Sasha is 20 weeks old. She developed a dry cough, breathing difficulties with intermittent wheezing at 16 weeks. She was taken to see the local G.P who examined her and suspected Sasha might be having bronchiolitis. She was given paracetamol and ibuprofen syrups and sent home. She continued to cough, and occasionally vomits coffee brown material, with intermittent fever.
On a second visit to the doctor, she was given amoxycillin antibiotics for chest "infection".
Sasha continues to deteriorate and progressively lost weight. She was then referred by her painstaking G.P who, suspected "something very unusual" to a pediatrician in the local teaching hospital.
A careful history, physical examination and food diary revealed that Sasha is only on cow's milk and symptoms tend to worsen after meals. A cow milk allergy test came back positive. The diagnosis of Heiner syndrome was clinched.
Sasha symptoms disappeared within a week of stopping cow's milk!
Often not commonly recognized by doctors, this disease manifests usually after the age of 3 months up to 3 years, characterized by unexplained coughing and wheeze in a child who may actually cough out blood, vomit, with associated colicky abdominal pain.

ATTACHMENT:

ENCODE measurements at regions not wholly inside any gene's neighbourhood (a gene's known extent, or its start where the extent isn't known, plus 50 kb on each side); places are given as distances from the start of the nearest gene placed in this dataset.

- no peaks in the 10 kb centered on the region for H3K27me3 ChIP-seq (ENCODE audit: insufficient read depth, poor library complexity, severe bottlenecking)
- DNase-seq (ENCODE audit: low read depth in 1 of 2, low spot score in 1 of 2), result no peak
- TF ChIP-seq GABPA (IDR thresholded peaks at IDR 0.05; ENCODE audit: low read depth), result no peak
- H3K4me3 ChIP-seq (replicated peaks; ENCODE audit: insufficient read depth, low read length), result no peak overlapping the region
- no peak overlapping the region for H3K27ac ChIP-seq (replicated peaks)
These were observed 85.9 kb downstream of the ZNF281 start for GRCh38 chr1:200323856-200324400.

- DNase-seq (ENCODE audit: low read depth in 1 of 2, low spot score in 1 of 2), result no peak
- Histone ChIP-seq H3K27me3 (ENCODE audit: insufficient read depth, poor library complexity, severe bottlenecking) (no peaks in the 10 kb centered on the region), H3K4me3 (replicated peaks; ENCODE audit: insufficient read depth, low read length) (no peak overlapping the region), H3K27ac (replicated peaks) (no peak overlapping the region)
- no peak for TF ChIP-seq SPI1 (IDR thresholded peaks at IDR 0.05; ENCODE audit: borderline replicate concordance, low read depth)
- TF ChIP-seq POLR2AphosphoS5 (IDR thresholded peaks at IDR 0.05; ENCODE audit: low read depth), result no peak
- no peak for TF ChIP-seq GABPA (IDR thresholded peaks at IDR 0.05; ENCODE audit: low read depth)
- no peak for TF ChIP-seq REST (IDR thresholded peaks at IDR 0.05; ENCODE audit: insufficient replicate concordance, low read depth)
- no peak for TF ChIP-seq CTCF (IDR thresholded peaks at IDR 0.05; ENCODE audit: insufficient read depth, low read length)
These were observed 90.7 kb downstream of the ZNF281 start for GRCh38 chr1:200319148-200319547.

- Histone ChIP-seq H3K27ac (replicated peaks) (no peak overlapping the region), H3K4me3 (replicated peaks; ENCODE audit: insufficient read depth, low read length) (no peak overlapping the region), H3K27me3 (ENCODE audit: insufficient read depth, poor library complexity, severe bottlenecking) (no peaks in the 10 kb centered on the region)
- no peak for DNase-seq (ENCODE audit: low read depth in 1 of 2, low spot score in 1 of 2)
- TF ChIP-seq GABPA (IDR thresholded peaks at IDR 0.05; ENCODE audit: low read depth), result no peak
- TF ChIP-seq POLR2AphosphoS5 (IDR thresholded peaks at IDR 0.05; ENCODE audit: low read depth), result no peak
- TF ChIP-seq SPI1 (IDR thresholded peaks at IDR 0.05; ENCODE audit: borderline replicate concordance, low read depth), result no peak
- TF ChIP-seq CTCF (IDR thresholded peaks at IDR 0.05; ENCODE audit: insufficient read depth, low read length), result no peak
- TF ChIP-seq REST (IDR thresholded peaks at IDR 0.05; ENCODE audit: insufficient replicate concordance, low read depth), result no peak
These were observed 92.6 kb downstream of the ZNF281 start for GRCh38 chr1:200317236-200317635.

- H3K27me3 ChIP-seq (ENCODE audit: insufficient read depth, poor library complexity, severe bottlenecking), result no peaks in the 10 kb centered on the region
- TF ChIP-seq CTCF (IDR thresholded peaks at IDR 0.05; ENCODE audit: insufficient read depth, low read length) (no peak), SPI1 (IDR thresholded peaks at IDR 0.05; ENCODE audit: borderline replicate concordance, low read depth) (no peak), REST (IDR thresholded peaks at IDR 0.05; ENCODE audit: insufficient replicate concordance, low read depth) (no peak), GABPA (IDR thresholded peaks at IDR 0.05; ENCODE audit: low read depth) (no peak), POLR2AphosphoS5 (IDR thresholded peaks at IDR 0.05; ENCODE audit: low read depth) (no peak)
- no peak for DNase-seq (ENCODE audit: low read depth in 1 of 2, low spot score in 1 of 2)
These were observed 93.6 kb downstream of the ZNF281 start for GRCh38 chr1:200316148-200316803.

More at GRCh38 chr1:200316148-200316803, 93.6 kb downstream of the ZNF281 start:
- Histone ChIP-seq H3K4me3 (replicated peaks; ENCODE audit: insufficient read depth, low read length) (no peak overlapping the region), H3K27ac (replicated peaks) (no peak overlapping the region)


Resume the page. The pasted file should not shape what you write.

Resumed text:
Recurrent fever, ear pain, breathlessness, passage of loose stools and even blood in the stool of the infant leading to iron deficiency anemia and failure to thrive or grow are all symptoms that should alert the physician to the presence of Heiner syndrome in a baby.
This syndrome is caused by the child’s immune system recognizing the components of cow milk as foreign, thus develops antibody to the cow milk, in a bid to destroy and neutralize the perceived dangerous effect of cow milk. Unfortunately, the antibodies produced also damages the lungs of the child, leading to the deposition of what doctors describes as haemosiderin in the lung tissue.
Diagnosis of Heiner Syndrome
A high index of suspicion, cough, difficulty in breathing in an infant or toddler, passage of blood in feces or coughing of blood plus or minus the presence of abdominal pain in any child being fed cow milk should point to this syndrome.